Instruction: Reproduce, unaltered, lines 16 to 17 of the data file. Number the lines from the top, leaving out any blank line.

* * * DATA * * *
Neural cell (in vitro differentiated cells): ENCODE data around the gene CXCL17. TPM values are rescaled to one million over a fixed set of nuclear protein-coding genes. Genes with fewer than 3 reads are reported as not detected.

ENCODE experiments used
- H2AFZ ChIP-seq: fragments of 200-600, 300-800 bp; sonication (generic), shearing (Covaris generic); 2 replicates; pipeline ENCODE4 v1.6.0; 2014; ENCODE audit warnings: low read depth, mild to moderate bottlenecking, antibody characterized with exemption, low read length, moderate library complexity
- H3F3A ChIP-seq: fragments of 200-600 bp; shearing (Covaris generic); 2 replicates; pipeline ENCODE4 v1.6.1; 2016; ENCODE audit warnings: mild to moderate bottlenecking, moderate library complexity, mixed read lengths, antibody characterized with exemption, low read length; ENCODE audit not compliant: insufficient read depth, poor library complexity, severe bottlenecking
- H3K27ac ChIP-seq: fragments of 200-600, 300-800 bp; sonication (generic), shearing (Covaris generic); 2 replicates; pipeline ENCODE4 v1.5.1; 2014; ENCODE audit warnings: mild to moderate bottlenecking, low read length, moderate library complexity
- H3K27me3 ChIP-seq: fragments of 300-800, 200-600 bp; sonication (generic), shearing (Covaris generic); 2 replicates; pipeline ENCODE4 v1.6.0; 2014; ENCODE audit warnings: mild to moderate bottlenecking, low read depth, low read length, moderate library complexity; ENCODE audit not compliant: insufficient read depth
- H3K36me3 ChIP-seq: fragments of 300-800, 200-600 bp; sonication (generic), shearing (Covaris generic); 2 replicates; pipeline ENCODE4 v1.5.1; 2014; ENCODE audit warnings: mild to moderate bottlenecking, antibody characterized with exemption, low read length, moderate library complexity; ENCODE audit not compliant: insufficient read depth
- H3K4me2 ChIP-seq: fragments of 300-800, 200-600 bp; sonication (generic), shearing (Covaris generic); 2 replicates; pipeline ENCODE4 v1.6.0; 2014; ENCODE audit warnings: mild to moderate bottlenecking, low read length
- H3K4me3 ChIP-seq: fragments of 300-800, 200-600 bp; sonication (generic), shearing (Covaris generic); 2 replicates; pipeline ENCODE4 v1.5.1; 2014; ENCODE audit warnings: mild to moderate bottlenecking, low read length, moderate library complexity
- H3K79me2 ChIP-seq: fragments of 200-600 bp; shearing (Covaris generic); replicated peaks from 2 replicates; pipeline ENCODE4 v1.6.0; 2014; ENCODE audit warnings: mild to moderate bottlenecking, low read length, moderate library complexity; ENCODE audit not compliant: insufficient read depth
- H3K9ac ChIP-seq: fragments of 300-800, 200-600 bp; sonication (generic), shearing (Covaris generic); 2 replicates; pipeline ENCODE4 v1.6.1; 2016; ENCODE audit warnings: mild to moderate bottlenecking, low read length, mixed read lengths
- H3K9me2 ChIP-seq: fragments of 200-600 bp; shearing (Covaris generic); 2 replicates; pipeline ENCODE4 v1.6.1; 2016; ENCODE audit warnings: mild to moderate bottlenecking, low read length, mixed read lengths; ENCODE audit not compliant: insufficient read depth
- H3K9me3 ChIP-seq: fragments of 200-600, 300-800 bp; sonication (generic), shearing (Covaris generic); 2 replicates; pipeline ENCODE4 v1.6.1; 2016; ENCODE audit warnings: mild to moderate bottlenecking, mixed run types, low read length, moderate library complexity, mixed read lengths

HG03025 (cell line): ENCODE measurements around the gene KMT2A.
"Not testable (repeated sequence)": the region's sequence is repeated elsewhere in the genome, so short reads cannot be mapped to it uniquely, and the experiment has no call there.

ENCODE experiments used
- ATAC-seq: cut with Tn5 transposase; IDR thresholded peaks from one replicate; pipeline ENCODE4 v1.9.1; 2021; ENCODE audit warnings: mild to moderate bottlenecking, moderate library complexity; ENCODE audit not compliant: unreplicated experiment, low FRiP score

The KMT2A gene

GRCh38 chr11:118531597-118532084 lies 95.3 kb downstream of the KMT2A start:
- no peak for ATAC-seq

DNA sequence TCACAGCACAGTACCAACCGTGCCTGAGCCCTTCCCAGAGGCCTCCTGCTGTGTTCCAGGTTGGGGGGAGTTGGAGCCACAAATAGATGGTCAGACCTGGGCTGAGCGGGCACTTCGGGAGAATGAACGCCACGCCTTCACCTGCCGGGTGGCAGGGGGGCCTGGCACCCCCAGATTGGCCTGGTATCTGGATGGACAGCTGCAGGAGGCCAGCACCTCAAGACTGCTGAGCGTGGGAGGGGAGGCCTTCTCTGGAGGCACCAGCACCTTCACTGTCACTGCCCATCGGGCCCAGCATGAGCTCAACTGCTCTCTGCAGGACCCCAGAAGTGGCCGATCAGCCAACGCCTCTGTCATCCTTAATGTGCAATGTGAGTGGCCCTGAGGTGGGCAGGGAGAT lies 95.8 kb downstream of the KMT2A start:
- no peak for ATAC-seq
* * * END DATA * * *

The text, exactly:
ENCODE experiments used
- ATAC-seq: cut with Tn5 transposase; IDR thresholded peaks from one replicate; pipeline ENCODE4 v1.9.1; 2021; ENCODE audit warnings: mild to moderate bottlenecking, moderate library complexity; ENCODE audit not compliant: unreplicated experiment, low FRiP score